All the while, the engine remained at 425cc – whereas from January 1965 the Belgian assembly plant savvily offered an AZAM 6 with the 602cc engine of the Ami 6, along with 12V electrics and CV-jointed driveshafts.
The Spanish factory in Vigo would later list a similar model, lasting until 1972. Quite why the French were never offered a 602cc AZAM remains a mystery.
Returning to the Export, its key interior features were an Ami 6 instrument panel with knobs, buttons, steering wheel and gearlever ball in matching black, while outside there were indicators on the front wings for the first time on a French-built 2CV, along with the adoption of the ‘Gala’ plastic wheel embellishers found on the Club version of the Ami 6.
Otherwise, the specification was as per the preceding AZAM.
If we’re honest, all this stuff was pretty much smoke and mirrors. A few strips of brightwork didn’t make for a better car.
The standard 2CV ‘hammock’ seats were perfectly comfortable, and the CV-joint driveshafts could be specified on lesser 2CVs.
Members of the press were unmoved. Period French road tests of the six-light AZAM didn’t deem the supposed enhancements of the model even worth mentioning.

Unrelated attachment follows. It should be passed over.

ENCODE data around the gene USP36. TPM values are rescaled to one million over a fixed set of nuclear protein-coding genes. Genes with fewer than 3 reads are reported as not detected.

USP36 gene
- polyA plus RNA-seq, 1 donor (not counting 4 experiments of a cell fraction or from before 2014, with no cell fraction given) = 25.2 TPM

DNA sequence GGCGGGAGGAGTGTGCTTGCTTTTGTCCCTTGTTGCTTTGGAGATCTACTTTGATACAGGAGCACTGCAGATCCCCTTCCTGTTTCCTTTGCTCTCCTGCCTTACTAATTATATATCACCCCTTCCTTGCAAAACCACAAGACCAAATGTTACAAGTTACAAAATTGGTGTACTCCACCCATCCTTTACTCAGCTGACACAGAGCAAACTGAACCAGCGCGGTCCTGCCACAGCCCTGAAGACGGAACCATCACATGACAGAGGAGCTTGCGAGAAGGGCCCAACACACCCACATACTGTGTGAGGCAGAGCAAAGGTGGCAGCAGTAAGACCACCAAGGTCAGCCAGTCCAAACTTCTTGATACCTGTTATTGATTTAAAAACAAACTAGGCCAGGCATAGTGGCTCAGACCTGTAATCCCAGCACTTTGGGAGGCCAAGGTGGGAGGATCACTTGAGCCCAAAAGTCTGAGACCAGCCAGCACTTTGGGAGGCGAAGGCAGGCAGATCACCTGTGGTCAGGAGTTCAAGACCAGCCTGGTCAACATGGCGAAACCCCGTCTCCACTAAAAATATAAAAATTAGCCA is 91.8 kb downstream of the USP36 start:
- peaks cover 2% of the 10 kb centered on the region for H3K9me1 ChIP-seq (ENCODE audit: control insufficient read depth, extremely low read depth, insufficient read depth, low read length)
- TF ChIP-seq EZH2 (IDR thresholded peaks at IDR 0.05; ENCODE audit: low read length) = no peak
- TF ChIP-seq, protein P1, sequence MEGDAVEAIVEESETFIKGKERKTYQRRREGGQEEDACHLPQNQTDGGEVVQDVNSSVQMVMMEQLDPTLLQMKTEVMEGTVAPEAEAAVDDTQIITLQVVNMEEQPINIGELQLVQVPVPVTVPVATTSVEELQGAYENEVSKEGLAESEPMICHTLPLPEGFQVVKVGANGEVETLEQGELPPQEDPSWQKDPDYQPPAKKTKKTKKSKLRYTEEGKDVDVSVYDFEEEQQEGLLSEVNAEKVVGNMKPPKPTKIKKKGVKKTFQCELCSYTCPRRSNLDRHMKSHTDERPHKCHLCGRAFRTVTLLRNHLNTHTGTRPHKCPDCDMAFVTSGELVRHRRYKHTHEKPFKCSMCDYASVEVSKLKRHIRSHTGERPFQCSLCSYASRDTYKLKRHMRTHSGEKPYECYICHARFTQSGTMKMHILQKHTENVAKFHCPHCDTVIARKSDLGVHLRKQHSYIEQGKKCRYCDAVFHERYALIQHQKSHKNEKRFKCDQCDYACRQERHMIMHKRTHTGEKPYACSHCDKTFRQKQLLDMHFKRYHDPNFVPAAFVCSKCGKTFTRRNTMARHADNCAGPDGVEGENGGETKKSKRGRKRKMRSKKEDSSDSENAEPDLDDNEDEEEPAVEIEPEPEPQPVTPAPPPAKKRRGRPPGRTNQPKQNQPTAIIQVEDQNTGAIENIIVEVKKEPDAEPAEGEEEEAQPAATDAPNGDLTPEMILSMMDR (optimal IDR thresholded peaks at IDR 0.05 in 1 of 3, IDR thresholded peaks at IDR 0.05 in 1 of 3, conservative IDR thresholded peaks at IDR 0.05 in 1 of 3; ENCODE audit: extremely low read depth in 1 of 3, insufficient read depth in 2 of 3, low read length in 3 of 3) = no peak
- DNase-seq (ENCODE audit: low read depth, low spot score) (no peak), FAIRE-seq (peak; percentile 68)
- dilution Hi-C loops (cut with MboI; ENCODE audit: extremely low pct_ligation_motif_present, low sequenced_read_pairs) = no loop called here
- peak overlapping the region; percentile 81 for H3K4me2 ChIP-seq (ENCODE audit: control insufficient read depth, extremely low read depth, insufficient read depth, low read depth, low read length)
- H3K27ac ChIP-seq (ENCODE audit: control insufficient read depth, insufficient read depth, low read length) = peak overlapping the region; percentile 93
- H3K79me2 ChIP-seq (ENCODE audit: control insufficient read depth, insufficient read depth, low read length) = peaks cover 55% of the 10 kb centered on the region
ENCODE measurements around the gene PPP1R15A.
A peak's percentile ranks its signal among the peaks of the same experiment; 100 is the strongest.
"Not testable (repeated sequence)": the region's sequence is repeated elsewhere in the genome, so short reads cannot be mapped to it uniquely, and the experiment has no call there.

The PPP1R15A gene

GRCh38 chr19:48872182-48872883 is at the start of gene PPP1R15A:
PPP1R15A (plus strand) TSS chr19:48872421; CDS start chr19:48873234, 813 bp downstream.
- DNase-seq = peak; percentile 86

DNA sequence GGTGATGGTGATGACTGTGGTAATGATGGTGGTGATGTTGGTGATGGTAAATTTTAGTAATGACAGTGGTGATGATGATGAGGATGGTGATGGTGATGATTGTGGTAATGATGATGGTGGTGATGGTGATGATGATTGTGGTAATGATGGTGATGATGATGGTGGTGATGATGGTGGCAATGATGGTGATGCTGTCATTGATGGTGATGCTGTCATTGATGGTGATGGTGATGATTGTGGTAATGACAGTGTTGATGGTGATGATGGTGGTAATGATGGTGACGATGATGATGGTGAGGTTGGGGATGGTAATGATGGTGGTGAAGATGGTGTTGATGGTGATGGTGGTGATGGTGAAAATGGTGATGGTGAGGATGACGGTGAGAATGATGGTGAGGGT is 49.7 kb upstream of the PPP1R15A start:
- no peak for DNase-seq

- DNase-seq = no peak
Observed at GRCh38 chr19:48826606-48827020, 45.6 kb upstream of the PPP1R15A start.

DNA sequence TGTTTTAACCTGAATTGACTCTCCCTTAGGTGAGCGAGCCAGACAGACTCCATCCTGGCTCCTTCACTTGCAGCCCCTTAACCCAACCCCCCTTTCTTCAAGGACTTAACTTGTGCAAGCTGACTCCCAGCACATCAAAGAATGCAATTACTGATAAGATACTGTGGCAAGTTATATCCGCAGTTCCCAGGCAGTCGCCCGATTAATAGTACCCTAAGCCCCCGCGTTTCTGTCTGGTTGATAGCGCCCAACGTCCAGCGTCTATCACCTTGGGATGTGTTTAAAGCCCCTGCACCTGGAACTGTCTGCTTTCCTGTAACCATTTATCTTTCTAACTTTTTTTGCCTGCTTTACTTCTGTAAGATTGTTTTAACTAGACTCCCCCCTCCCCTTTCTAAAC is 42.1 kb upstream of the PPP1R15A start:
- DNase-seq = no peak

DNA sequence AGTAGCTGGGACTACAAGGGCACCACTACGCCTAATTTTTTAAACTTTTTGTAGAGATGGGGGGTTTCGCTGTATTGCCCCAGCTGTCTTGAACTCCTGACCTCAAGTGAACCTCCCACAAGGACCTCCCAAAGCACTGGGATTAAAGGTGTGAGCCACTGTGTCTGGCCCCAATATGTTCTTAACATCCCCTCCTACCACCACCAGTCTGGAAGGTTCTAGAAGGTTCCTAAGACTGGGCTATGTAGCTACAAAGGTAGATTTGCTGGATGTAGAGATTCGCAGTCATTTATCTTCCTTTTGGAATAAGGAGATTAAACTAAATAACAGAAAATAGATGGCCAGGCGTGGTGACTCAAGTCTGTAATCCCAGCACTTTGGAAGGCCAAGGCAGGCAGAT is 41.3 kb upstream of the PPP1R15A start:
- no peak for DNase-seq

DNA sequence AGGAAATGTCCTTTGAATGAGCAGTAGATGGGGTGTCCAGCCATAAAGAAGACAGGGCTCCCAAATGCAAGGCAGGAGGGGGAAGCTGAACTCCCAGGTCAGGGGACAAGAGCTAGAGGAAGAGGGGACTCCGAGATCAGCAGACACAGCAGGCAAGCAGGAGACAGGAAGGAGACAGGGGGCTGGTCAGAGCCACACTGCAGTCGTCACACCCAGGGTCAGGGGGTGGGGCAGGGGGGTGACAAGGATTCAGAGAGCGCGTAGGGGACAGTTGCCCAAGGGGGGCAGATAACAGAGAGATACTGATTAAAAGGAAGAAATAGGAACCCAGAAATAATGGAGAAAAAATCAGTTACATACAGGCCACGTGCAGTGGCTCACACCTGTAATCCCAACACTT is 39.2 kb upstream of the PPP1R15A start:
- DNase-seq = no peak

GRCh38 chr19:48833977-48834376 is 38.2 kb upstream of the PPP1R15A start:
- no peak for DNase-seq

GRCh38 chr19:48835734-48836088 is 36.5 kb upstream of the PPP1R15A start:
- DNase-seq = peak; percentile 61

The 2CV was a car whose time had passed; that was the message. The Citroën was judged crude, poorly finished and above all miserable to drive, due to its lack of performance.
It was time to put it out of its agony.
The public thought differently: there was enough loyalty to keep sales stable, with even the odd tick upwards.
But the R4 was powering ahead: in 1967, 321,079 were produced, against 201,679 of the 2CV family, Ami 6 excluded.
The answer was to emerge with the announcement of the Dyane in autumn 1967, ahead of which the AZAM Export was deleted from the price list in August.
The ‘new 2CV’ was initially just a crisp, fresh suit of clothes over the old mechanicals. But once it was given the option of the 602cc engine, in January 1968, the hatchback Dyane answered many of the criticisms aimed at the 2CV, which it came briefly to outsell by almost two-to-one.
It was only with the availability of the same unit from February 1970 that the 2CV came bouncing back, forming a successful double act with its supposed replacement – which it ended up outlasting.
The 1970-on 2CV6 included some items of AZAM equipment, but above all it had an engine that gave the car the modern-day usability it had previously lacked.